On a personal note he ends: "It was a journey that ought not to have been made; it had broken my life in two" But return he did. Again and again until he had made peace with the civilisation of his origin.

Ten years later (A Wounded Civilisation, 1976) the shock, disgust and anger persist but in an attempt to assuage his own wounds he conducts a root cause analysis of India's plight. He concludes that the Hindu land is "a wounded civilisation", injured by the British Raj and the preceding Islamic invasion. Again his strong emotional links with India come to the fore: "India is for me a difficult country. It isn't my home and cannot be my home; and yet I cannot reject it or be indifferent to it; I cannot travel only for the sights. I am at once too close and too far."

Towards the end of the first millennium, India had become an inward looking society which arrogantly ignored the outside world and this attitude had brought with it, its inherent weaknesses and prepared the ground for its impending invasions: "No civilisation was so little equipped to cope with the outside world; no country was so easily raided and plundered, and learned so little from its disasters. Five hundred years after the Arab conquest of Sind, Moslem rule was established in Delhi as the rule of the foreigners, people apart; and foreign rule-Moslem for the first five hundred years, British for the last 150-ended in Delhi only in 1947."

The catastrophic effect that these repeated invasions had on the Hindu psyche are well delineated by Naipaul. Commenting on the decline of the Vijayanagar Kingdom, one of the last bastions of Hindu rule during the Islamic invasion, he astutely observes: "I wondered whether intellectually, for a thousand years India hadn't always retreated before its conquerors and whether in its periods of apparent revival, India hadn't only been making itself archaic again, intellectually smaller, always vulnerable."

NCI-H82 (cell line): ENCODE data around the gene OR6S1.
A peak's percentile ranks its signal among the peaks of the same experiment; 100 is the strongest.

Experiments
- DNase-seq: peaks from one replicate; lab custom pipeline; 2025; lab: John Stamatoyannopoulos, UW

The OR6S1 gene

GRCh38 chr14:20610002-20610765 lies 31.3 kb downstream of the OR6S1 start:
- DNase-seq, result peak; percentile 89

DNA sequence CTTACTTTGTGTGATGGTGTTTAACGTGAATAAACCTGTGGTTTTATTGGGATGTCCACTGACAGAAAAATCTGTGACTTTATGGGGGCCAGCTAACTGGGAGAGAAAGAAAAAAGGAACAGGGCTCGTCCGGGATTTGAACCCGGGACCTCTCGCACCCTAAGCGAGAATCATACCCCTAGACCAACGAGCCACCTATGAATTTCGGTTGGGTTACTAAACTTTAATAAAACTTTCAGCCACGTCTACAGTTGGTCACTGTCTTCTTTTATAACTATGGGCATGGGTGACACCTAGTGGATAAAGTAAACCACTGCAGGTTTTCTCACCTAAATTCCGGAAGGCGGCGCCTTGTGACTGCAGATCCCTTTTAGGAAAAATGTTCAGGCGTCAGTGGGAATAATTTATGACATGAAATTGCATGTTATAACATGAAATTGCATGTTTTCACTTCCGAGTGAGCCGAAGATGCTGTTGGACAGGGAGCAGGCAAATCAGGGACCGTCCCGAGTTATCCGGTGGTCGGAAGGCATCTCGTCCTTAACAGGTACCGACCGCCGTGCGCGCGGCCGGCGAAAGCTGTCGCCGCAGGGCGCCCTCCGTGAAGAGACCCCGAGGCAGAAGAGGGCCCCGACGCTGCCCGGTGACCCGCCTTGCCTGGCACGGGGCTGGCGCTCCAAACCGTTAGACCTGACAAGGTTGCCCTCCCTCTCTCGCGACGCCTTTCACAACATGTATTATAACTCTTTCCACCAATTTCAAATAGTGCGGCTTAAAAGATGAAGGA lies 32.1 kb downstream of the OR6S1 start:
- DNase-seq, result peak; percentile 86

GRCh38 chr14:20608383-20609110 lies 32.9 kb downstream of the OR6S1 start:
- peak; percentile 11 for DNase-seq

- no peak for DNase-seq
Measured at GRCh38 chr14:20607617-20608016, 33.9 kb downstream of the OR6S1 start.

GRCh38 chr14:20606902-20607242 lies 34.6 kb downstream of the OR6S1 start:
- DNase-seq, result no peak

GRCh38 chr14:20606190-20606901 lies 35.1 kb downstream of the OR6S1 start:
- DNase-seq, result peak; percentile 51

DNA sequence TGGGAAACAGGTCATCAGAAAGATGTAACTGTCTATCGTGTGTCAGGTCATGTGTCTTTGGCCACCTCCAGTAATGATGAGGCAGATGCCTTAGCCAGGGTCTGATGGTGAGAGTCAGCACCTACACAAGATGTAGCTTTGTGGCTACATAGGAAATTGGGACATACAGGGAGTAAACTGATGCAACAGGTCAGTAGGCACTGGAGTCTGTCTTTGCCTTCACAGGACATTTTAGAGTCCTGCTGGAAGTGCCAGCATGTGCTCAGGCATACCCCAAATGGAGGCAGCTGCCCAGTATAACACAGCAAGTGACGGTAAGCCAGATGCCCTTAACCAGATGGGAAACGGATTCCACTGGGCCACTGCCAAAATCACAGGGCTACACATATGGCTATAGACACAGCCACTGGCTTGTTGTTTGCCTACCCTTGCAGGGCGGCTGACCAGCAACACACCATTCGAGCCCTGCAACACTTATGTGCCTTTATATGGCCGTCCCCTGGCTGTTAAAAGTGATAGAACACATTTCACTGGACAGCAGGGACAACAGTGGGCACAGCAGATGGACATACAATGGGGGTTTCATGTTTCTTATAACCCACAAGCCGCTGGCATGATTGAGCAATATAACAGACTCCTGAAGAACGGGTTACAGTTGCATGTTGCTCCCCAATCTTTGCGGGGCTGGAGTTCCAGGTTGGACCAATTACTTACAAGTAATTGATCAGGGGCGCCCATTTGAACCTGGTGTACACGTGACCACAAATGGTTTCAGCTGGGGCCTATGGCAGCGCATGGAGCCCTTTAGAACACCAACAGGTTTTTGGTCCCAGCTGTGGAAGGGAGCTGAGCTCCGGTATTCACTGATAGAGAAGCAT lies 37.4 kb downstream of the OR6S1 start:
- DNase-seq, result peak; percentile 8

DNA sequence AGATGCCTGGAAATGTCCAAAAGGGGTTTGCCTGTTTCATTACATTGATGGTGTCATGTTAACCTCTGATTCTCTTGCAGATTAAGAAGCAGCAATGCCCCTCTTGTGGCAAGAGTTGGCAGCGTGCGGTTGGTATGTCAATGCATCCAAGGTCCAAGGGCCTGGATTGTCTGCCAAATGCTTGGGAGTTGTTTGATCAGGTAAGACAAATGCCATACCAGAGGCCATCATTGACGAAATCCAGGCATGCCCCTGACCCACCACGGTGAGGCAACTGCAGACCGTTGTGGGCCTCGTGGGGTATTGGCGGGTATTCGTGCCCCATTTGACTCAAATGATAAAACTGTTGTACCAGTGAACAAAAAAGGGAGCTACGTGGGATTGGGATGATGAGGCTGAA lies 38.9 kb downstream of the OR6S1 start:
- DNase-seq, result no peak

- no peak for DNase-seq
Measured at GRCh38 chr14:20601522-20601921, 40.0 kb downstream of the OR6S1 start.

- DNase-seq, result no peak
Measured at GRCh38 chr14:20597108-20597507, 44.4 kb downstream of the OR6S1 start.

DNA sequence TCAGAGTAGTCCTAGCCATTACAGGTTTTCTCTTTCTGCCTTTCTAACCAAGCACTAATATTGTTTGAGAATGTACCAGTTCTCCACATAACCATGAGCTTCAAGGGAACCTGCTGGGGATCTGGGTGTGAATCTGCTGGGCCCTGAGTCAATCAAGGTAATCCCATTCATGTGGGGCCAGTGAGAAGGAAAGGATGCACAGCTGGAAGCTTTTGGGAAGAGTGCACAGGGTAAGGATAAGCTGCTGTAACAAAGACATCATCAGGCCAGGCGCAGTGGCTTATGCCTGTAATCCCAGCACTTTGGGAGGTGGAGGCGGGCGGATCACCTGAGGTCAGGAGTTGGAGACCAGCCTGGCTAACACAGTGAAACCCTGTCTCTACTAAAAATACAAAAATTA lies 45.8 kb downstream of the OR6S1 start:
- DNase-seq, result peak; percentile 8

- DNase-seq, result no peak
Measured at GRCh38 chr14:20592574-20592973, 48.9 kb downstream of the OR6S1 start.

This idea is repeatedly emphasized in the book:" Hinduism hasn't been good enough for the millions. It has exposed us to a thousand years of defeat and stagnation. Its philosophy of withdrawal has diminished men intellectually and not equipped them to respond to challenge; it has stifled growth. So that again and again in India, history has repeated itself: vulnerability, defeat and withdrawal."

And for a thousand years (1000 AD to 1947) foreign rule suppressed the native intellect and stymied any growth of the native civilisation. Free of the shackles of alien subjugation, one would have expected to see a positive assertion of ones identity in the post 1947 period. Tragically this was not to be. India's intellectual power fell into the hands of a myopic Indian intellectually community (largely comprised of Marxist oriented historians-sophisticated Pol Pots who desired to erase any reference to India's past) who failed to give a sense of direction to free India.

These armchair intellectuals propounded new fangled philosophies that only accelerated its sense of purposelessness. One such concept was secularism. This 'secularism' did not subscribe to the dictionary definition of the word. But took on a totally different meaning in India. It was a corruption. It led to showering on the non-Hindu communities a set of privileges that could not be justified morally, economically or legally. But more important it expected the Hindu to negate his own identity. Any attempt by the Hindu, however innocent, to assert his identity was dubbed as reactionary and divisive. This proved disastrous in terms of India's self- confidence. Naipaul was probably the first person to make this observation and express it in no uncertain terms: "The loss of the past meant the loss of that civilisation, the loss of a fundamental idea of India, and the loss therefore to a nationalist-minded man, of a motive for action. It was a part of the feeling of purposelessness of which many Indians spoke."